THREE: AJ’s Impact on Road Course Ringers

It felt like the concept of a road course ringer was dead in NASCAR. But along comes AJ Allmendinger to revive the concept after his fantastic limited Xfinity schedule in 2019 with Kaulig Racing. Allmendingr ran five times and ended the race top five in four of them (two of his races ended in DQs after the car failed post-race inspection). But the 37-year-old saved his best for last, jumping to the front and winning Saturday’s (Sept. 28) NXS race at the ROVAL.

Owner Matt Kaulig said in the midst of that post-race excitement Allmendinger had a lifetime contract to drive superspeedway races and road courses for the team. That may not be true, of course, but it would be silly for Kaulig not to bring Allmendinger back in 2020. He elevated a team that’s been middle-of-the-road in the Xfinity Series title hunt (regular driver Justin Haley is set to be eliminated) and put it in position to win.

Racing is a copycat business, and others might piggyback on this example. What about Bob Leavine, looking to start a second team for Toyota down the road? Hiring Allmendinger in Cup for a limited slate of races might be a great way to expand and get the organization ready. While the money isn’t the same for unchartered programs, there’s incentive to field them if owners feel they have a chance to win. Kaulig and Allmendinger restored the belief in one of NASCAR’s top three series you can do just that on a limited schedule.

FOUR: Kyle Larson for the Comeback?

This time one year ago, Larson was squeaking into the second round after a video game-like finish, rim-riding the outside wall with a damaged car to best Jimmie Johnson at the ROVAL by one point. But Larson had no such concerns in 2019, coasting to the next round and leading five laps en route to a ho-hum 13th place.

For a driver who seems to keep bad luck in the passenger seat, it’s a rare run of consistency. Larson has eight top-15 finishes in the last nine races, including three top fives, and has led laps in five of the last six Cup events. Now we head to Dover, a track where he’s led 378 laps and posted three top-five finishes in his last five times out.

Chip Ganassi Racing, fresh off Busch’s elimination, can also put 100% of its focus on Larson’s championship effort. Now, luck will still be needed (keyword: Talladega) for the No. 42 to push through. That’s never been its strong suit. But no one wants this guy at Homestead-Miami Speedway with a shot to win the title considering Larson’s track record there (322 laps led his last three starts). He’s the wild card to keep an eye on as the Round of 12 evolves into the Round of 8.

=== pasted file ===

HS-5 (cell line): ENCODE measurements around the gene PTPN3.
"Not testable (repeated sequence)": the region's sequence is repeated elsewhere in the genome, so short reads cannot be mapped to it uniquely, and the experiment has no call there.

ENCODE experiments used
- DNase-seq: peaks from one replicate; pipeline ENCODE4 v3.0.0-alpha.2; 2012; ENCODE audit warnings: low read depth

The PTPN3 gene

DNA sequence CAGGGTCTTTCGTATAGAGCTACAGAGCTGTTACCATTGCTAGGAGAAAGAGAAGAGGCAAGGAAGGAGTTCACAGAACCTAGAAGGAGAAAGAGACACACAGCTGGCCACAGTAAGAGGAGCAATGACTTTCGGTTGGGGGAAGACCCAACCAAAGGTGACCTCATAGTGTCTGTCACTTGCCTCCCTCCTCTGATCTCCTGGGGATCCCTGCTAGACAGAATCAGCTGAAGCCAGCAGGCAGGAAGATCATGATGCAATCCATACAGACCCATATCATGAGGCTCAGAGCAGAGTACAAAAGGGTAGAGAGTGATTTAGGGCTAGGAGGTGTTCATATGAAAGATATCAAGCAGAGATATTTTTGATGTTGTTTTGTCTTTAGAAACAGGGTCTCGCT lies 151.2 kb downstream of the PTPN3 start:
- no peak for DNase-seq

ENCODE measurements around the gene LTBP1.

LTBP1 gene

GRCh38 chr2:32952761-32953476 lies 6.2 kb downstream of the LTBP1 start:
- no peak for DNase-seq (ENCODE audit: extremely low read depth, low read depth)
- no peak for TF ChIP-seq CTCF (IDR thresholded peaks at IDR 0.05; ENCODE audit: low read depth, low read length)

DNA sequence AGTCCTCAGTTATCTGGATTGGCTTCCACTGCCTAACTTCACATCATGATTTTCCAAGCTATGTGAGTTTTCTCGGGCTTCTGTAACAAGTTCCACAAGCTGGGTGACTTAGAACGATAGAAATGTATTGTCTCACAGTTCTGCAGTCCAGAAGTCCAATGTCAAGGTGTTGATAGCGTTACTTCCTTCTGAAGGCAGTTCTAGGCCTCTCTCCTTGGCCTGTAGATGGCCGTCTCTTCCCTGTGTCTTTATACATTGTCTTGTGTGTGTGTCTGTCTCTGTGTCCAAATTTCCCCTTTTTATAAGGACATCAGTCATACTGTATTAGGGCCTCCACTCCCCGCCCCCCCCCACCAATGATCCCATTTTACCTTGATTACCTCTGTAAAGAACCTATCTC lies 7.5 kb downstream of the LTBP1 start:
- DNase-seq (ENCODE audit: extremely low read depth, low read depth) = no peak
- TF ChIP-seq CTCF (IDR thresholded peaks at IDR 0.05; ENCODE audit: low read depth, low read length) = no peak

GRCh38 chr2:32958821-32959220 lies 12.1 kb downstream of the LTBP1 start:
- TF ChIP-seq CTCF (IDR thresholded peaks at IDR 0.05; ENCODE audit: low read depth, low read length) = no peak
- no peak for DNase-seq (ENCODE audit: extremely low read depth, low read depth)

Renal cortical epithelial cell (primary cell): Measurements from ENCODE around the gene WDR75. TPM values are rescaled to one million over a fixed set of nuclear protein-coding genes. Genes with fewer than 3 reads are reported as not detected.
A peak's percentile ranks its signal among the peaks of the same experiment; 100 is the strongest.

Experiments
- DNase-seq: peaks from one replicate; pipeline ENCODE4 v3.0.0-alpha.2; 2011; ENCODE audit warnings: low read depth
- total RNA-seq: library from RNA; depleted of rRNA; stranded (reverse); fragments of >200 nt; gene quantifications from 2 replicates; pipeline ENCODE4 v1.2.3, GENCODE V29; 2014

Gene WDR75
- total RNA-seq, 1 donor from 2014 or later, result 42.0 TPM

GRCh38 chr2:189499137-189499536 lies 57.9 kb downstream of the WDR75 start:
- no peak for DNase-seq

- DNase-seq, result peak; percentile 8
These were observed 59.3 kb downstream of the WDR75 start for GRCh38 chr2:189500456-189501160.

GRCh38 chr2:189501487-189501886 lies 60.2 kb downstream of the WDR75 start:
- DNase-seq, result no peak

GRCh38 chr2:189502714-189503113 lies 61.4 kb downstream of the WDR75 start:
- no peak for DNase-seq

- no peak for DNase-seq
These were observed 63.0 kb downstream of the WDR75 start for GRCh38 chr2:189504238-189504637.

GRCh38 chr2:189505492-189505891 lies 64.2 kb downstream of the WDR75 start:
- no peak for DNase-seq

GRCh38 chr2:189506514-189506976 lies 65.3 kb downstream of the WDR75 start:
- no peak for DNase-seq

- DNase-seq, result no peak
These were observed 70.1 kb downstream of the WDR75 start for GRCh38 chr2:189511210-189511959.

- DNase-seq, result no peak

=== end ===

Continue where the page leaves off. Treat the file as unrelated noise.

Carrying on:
FIVE: Ricky Stenhouse Jr. the New David Ragan?

Ricky Stenhouse Jr. has been rumored as a candidate to replace the retiring David Ragan at Front Row Motorsports in 2020. And what a perfect transition that would be.

Take a closer look at the careers of both drivers. Ragan also lost his ride with Roush Fenway Racing, forced out at the end of the 2011 season after sponsor UPS bailed on the No. 6 program. Ragan had just one victory with RFR, at Daytona International Speedway, and zero playoff appearances. His best points finish was 13th back in 2007.

Stenhouse, meanwhile, has won just twice with RFR, both at superspeedway events (Daytona and Talladega). His best points finish was 13th after his lone playoff appearance in 2017. Stenhouse got seven years to prove himself with RFR; Ragan had five.

Here’s their career totals through the Charlotte ROVAL.

Ragan: 463 starts, two wins, 15 top-five finishes, 40 top-10 finishes, two poles

Stenhouse: 249 starts, two wins, 15 top-five finishes, 33 top-10 finishes, two poles

FRM has been searching hard for a perfect fit to its program, and Ragan served it well after joining from RFR, even winning a race with the team at Talladega in 2013. He left for a series of other opportunities here and there but always seemed most comfortable with FRM.

On paper, it feels like the 32-year-old Stenhouse would be the perfect fit to succeed him.

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The author of Bowles-Eye View (Mondays) and Did You Notice? (Wednesdays) Tom spends his time overseeing Frontstretch’s 30 staff members as its majority owner. Based in Philadelphia, Bowles is a two-time Emmy winner in NASCAR television and has worked in racing production with FOX, TNT, and ESPN while appearing on-air for SIRIUS XM Radio and FOX Sports 1's former show, the Crowd Goes Wild.